|Subject:||Re: Laws and restrictions, part 2|
|Author:||Anneza (guest, 188.8.131.52)|
|Date:||May 10, 2005 at 11:25:44 PM|
|Reply to:||Laws and restrictions, part 2 by Irish|
In South Africa we've got several traditions on the go at the same time, so to my knowledge there isn't a rule about naming ... though now that we've got a remarkably democratic (sometimes nannying) Constitution, it might well be possible to challenge a name in court on human rights grounds.
For example: in the bad old days, many Afrikaners supported Nazi Germany, sometimes from conviction, sometimes because England was their ancestral enemy. And one family that I know of named their son (born in the early 40s I suspect) Izan. Nice and subtle - Nazi spelt backwards. Why they wanted a backward Nazi for a son, I'll never know ... the only reason I'm aware of this case is that the naming father became a Cabinet minister (Foreign Affairs), so the family were in the public eye. I would expect that parents trying to register that name or a more modern version (maybe Pol Pot?) might be challenged by the person at the registration desk.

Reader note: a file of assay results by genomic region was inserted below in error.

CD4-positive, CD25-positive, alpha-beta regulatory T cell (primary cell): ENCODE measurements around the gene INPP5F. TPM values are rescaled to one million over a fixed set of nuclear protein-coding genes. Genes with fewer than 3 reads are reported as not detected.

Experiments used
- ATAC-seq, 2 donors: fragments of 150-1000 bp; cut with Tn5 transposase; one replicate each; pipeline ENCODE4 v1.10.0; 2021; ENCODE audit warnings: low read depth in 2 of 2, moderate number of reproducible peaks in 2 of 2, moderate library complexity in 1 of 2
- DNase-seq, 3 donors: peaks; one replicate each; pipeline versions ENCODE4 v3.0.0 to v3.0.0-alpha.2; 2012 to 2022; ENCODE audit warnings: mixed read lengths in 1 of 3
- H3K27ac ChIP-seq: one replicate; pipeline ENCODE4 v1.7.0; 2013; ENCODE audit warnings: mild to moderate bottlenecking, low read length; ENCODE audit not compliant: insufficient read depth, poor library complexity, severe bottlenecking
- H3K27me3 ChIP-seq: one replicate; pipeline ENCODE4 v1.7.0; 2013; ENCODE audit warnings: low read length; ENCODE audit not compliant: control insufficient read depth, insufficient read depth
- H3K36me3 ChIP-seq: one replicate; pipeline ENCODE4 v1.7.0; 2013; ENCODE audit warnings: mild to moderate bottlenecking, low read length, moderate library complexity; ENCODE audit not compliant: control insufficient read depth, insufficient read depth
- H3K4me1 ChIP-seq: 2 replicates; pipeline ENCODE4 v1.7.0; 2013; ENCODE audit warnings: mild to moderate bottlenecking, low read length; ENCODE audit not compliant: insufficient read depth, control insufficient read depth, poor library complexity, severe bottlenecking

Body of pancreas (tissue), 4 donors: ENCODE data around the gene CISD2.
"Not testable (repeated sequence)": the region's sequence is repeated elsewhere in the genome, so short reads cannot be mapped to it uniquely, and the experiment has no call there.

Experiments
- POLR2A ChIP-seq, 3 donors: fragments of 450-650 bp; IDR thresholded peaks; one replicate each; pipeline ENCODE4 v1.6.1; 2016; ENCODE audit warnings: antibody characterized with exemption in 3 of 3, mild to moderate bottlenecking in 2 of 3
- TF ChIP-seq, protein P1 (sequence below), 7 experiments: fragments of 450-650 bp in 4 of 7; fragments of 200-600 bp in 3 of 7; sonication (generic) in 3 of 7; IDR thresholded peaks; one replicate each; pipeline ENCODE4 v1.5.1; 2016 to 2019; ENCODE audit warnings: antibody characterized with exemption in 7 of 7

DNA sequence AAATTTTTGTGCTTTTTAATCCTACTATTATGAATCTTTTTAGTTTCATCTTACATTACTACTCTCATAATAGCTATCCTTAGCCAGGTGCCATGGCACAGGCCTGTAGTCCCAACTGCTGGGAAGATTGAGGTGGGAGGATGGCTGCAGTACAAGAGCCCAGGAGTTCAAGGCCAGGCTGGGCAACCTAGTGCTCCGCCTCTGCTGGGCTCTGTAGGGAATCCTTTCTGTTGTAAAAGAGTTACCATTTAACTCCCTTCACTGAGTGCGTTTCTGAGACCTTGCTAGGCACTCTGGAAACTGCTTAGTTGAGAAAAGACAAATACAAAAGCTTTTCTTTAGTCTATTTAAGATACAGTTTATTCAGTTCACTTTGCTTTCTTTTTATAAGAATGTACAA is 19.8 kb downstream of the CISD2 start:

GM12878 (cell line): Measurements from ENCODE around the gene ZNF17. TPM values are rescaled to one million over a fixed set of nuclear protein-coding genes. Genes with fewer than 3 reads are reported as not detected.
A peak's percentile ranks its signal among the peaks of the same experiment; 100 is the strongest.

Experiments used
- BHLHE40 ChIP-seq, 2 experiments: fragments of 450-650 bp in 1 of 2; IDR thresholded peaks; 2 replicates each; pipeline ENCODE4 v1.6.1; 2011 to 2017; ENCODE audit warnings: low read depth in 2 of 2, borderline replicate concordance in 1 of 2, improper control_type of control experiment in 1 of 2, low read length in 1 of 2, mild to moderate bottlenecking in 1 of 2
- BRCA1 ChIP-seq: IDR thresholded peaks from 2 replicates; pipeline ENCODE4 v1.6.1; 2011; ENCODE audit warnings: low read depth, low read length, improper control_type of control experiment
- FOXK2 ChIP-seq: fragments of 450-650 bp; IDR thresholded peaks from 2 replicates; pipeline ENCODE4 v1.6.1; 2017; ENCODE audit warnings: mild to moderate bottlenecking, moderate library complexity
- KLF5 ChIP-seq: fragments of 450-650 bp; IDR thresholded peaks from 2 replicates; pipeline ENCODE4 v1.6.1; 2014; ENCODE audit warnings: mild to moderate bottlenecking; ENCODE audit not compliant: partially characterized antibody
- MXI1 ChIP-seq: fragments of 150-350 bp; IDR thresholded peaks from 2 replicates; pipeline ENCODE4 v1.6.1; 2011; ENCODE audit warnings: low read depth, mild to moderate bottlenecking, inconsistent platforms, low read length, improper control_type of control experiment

However, then you get black African parents, with their traditions that sound strange to others sometimes. You're Dutch, right? Well, how about naming a baby Oupa? Or Ouma? Happens regularly! And I suppose it makes some sense - rather than use the grandparent's name, you use the word.
There is also a strong tradition of nonce names and omen names: if you win something close to the time of your child's birth, you can name him Lucky. Or her. Or you select a virtue or a quality that you hope the child will embody, like Prudence or Grace, but also like Knowledge, Doctor, or Wiseman.
This would be a challenge to legislators ... to my knowledge they've ducked it so far.
All the best
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